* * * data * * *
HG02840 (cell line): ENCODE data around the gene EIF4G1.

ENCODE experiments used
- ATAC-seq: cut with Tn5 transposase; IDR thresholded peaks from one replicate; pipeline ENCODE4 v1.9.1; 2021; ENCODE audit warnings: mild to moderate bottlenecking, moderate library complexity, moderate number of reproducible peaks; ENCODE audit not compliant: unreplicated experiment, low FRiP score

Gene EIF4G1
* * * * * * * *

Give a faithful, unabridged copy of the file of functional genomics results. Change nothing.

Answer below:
HG02840 (cell line): ENCODE data around the gene EIF4G1.

ENCODE experiments used
- ATAC-seq: cut with Tn5 transposase; IDR thresholded peaks from one replicate; pipeline ENCODE4 v1.9.1; 2021; ENCODE audit warnings: mild to moderate bottlenecking, moderate library complexity, moderate number of reproducible peaks; ENCODE audit not compliant: unreplicated experiment, low FRiP score

Gene EIF4G1